• Dave Ward permalink
      January 18, 2019 8:40 pm

      “A “socialized system”

      Funny (or maybe not?) you should say that, since I misread the first sentence as “Hitachi Socialist Innovation Forum”!

      As for the Internet of Things – I hope that Hitachi change the default passwords on the gadgets they install. IoT devices being hacked is a regular topic at “tech” forums like The Register…

    • Russ Wood permalink
      January 20, 2019 1:42 pm

      As a retired software engineer, what the “Internet of Things” means to me is a “horde of ‘bots”! Anything (even a refrigerator) that’s open to the Internet without a decent firewall and some anti-virus stuff can be compromised. I’ve heard of ‘smart’ cameras that upload your shots to “the Cloud” being turned into ‘bots that can dump anything into anywhere, once compromised. Back in the “old days”, when I used to dial-up into the Internet, my software firewall used to report attempts to get into my computer being made every couple of SECONDS.

  6. markl permalink
    January 18, 2019 7:49 pm

    Smart meters are nothing more than a way to ration electricity to stay within the supply. They are just getting people ready for the inevitable lack of reliability caused by reliance on wind and solar power…..and charging you more for the “honor”.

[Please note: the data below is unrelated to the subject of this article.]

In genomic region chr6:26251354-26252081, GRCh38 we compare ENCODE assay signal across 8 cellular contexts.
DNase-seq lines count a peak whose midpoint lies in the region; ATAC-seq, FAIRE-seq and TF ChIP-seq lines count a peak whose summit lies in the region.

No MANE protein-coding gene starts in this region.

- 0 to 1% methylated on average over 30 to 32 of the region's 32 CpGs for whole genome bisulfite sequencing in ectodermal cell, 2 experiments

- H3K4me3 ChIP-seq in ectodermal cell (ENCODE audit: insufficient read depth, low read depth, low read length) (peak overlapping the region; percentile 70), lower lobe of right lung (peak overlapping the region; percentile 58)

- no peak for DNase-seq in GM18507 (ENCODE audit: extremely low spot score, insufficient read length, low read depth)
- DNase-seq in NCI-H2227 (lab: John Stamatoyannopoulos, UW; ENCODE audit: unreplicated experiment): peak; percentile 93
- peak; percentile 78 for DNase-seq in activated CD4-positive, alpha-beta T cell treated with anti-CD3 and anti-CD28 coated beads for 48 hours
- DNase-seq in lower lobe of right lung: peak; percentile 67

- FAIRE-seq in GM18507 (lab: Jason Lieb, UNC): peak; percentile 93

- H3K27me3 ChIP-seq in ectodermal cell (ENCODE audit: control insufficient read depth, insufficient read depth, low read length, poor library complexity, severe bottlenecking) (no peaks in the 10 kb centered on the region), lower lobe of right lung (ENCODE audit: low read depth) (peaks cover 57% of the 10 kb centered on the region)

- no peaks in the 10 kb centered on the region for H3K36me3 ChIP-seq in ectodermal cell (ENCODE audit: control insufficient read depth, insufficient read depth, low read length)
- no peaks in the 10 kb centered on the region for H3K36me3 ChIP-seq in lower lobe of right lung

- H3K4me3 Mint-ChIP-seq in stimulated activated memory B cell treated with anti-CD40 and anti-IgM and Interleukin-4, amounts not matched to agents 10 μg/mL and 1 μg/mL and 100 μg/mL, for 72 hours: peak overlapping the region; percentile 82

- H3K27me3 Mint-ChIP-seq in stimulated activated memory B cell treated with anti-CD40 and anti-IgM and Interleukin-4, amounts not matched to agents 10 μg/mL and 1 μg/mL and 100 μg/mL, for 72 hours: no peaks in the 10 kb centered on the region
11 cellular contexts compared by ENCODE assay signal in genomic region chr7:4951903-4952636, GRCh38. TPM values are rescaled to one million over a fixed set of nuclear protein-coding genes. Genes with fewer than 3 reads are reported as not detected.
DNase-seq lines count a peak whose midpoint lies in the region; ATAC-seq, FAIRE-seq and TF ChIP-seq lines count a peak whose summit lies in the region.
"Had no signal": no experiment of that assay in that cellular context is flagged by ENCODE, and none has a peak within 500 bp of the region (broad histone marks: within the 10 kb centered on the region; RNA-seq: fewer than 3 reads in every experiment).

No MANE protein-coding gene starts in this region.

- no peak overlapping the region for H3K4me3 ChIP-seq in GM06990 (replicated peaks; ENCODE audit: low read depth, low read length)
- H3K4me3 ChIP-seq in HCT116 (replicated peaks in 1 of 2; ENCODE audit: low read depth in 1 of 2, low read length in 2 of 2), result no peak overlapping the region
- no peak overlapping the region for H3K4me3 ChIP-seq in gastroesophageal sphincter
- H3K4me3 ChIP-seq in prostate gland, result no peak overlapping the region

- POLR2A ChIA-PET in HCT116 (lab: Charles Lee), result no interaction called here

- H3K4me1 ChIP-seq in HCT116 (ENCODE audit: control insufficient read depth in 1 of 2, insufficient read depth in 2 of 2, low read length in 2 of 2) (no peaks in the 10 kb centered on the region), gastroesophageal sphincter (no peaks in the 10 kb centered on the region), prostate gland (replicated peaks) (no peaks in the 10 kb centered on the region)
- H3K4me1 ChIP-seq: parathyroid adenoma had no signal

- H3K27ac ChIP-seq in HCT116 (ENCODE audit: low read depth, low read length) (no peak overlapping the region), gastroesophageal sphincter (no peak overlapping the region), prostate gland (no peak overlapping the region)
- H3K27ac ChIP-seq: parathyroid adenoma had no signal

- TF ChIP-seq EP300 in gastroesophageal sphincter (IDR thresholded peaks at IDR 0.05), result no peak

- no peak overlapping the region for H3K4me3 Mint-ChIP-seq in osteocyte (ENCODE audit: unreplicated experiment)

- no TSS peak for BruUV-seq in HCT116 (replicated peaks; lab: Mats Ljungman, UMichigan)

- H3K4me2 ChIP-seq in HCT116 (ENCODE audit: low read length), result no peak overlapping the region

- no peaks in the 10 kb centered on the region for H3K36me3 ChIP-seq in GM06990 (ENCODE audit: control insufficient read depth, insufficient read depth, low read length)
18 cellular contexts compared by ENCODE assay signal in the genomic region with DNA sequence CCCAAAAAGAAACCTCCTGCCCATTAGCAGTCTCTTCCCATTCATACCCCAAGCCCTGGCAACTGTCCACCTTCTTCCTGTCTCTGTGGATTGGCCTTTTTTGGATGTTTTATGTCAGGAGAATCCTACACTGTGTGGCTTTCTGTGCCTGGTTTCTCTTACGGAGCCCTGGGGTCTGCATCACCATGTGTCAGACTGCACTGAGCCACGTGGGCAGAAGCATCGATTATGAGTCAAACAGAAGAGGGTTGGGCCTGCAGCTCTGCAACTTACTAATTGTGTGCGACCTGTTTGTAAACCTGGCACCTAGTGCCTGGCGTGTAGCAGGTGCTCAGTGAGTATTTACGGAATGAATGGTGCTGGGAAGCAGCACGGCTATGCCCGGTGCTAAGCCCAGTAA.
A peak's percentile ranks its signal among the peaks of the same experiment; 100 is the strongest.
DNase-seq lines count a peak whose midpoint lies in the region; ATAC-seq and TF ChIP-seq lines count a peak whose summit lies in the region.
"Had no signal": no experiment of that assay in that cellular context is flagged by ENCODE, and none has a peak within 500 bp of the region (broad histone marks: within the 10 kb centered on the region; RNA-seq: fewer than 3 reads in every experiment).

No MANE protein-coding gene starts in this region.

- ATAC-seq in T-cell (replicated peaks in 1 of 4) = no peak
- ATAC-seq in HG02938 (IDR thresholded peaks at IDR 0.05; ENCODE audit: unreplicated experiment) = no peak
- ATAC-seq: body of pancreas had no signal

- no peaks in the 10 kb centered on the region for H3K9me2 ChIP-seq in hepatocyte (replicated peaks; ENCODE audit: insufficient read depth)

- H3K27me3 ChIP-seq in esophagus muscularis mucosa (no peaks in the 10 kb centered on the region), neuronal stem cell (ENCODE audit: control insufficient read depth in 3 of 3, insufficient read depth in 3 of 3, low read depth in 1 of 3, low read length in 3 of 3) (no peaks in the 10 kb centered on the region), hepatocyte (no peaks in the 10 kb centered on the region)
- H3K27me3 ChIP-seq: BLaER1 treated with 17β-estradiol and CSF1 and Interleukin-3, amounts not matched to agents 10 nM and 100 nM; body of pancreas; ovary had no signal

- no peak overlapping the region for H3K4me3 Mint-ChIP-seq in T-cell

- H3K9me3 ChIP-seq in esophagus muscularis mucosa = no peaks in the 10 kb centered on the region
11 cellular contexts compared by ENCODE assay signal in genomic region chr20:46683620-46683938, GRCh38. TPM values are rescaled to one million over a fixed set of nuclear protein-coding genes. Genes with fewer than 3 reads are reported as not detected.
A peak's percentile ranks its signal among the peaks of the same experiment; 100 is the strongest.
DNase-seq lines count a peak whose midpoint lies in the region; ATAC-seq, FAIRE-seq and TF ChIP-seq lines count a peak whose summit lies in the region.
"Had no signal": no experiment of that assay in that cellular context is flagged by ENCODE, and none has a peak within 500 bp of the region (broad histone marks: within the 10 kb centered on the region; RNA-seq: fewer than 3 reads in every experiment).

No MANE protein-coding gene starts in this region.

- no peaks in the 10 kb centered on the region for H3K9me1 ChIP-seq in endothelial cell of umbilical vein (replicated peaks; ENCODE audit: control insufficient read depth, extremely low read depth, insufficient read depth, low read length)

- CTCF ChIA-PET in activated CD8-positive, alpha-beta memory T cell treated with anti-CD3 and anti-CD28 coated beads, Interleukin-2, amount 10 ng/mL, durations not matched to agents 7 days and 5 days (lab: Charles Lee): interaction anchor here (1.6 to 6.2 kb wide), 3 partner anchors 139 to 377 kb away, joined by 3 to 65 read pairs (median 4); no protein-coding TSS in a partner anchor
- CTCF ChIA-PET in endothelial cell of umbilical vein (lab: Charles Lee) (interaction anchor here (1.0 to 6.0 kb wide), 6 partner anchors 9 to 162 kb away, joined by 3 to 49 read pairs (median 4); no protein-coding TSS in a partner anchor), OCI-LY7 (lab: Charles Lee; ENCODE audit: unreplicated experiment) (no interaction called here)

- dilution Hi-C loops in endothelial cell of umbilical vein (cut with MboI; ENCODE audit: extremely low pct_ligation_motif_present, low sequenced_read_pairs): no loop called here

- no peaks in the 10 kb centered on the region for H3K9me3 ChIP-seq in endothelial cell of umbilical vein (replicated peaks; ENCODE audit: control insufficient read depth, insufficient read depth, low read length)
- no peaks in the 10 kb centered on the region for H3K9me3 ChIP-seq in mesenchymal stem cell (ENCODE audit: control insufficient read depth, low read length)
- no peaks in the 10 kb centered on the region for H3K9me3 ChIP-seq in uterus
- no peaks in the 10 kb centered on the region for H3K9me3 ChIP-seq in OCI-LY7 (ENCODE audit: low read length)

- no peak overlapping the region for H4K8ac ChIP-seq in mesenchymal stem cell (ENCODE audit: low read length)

7. Jon Scott permalink
    January 18, 2019 9:02 pm

    I have seen the weazel word “sustainability used totally out of context by estate agents, hairdressers, law firms and incredibly recruitment agencies. What happens when you bankrupt an EXISTING sustainable infrastructure and repace it with virtue signalling by people who demonstrable do not have a balanced view of reality? This is wilfull criminality.

  8. Jeff permalink
    January 19, 2019 2:29 am

    I wonder if Western Power are on board with this.
    They just spent a lot fixing the undersea power cable.

    I guess they will still be expected to maintain it, for backup,
    but they maybe won’t be getting much in return from normal electricity bills.

  9. JimW permalink
    January 19, 2019 3:21 am

    I am quite proud to say that I worked on the original project for this cable in the 80s at what was then SWEB. The diesel power station at St Mary’s was rated at 5.7MW and the cable was 7.5MW. The rationale originally was to provide cheaper electricity from the mainland to allow for E7 storage heating to be sold to all islanders. It did that job, the twin peak loads of evening and nightime ( about 2am) were about 4.5MW each.